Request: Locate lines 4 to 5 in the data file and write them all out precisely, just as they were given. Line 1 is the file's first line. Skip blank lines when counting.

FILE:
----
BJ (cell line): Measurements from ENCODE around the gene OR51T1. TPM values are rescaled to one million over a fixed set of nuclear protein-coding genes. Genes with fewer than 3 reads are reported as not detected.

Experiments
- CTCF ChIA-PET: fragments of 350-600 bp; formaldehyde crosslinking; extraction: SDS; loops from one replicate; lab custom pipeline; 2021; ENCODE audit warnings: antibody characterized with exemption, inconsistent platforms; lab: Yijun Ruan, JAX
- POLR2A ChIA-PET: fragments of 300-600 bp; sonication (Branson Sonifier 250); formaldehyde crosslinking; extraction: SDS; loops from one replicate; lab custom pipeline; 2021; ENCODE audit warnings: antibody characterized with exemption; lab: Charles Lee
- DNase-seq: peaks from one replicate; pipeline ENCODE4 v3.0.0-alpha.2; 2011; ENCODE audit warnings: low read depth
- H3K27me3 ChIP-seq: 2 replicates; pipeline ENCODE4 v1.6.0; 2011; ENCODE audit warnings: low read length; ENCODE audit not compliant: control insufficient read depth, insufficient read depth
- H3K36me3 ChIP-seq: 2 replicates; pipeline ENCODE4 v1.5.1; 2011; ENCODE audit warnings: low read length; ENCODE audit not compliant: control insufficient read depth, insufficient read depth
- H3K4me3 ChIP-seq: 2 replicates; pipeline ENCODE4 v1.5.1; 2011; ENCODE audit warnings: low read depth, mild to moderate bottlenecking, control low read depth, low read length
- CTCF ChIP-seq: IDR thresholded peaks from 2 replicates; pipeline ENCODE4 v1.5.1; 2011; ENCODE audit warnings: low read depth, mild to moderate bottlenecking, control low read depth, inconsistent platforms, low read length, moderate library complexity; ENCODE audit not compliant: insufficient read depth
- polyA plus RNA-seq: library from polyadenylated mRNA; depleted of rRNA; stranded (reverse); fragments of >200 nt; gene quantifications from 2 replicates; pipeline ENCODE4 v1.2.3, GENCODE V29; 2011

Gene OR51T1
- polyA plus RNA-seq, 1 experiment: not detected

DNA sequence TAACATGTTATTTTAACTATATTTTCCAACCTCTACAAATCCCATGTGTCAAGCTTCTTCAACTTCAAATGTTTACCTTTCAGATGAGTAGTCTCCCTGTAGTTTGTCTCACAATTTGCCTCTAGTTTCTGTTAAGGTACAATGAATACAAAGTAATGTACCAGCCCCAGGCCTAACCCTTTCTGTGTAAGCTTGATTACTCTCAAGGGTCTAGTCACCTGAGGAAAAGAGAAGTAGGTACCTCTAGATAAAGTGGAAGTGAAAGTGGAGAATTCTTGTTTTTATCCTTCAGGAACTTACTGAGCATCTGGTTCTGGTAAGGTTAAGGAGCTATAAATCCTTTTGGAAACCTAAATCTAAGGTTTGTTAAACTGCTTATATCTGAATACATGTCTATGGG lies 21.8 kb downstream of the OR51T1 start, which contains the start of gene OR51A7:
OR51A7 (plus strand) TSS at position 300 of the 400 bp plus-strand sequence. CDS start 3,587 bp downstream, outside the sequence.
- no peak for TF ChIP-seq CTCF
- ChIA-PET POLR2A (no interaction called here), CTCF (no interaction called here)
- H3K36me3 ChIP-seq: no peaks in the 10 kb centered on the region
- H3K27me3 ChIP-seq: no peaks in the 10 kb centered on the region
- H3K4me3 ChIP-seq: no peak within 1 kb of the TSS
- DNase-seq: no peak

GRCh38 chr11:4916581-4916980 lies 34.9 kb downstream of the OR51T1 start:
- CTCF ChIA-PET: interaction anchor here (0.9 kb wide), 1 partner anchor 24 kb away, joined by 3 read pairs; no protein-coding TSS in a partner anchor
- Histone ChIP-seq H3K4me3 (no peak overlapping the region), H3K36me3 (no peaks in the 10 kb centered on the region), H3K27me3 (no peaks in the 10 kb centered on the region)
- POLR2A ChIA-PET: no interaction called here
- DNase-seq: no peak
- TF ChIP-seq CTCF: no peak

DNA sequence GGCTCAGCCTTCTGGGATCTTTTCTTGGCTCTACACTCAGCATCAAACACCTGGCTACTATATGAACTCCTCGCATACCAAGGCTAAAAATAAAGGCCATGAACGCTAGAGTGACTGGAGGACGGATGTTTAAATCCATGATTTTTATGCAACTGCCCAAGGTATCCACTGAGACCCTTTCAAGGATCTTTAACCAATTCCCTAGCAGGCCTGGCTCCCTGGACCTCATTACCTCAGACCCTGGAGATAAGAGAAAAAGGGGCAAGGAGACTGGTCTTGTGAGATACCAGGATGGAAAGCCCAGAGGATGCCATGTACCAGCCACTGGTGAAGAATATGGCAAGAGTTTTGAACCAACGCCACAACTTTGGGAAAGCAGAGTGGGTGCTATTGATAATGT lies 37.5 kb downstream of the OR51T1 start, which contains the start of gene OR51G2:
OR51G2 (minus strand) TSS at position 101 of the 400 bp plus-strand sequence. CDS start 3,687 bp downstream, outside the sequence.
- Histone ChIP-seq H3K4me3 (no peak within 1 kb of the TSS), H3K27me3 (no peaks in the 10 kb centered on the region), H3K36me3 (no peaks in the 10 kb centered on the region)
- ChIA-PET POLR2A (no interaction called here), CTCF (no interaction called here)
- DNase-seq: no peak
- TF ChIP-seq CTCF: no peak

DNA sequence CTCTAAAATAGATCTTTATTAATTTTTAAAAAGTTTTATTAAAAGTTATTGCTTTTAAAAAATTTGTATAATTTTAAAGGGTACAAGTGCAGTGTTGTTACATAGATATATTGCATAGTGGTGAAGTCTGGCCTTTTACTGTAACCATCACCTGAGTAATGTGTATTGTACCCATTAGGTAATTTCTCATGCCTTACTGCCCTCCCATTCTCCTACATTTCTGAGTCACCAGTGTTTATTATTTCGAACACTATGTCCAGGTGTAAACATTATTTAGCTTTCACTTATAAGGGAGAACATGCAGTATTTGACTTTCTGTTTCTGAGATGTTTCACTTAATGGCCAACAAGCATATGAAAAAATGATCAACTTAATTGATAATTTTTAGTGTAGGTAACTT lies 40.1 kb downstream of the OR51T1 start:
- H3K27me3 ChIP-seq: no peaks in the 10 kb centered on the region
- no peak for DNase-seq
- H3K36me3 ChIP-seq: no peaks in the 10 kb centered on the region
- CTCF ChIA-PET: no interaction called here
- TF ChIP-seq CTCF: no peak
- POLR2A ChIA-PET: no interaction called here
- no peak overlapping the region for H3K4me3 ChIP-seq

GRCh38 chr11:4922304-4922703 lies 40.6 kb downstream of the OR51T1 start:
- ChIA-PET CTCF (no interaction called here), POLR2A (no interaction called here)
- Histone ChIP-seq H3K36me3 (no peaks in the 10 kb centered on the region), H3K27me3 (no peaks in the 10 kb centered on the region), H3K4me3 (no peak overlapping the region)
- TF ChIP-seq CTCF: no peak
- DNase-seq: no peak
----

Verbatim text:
- POLR2A ChIA-PET: fragments of 300-600 bp; sonication (Branson Sonifier 250); formaldehyde crosslinking; extraction: SDS; loops from one replicate; lab custom pipeline; 2021; ENCODE audit warnings: antibody characterized with exemption; lab: Charles Lee
- DNase-seq: peaks from one replicate; pipeline ENCODE4 v3.0.0-alpha.2; 2011; ENCODE audit warnings: low read depth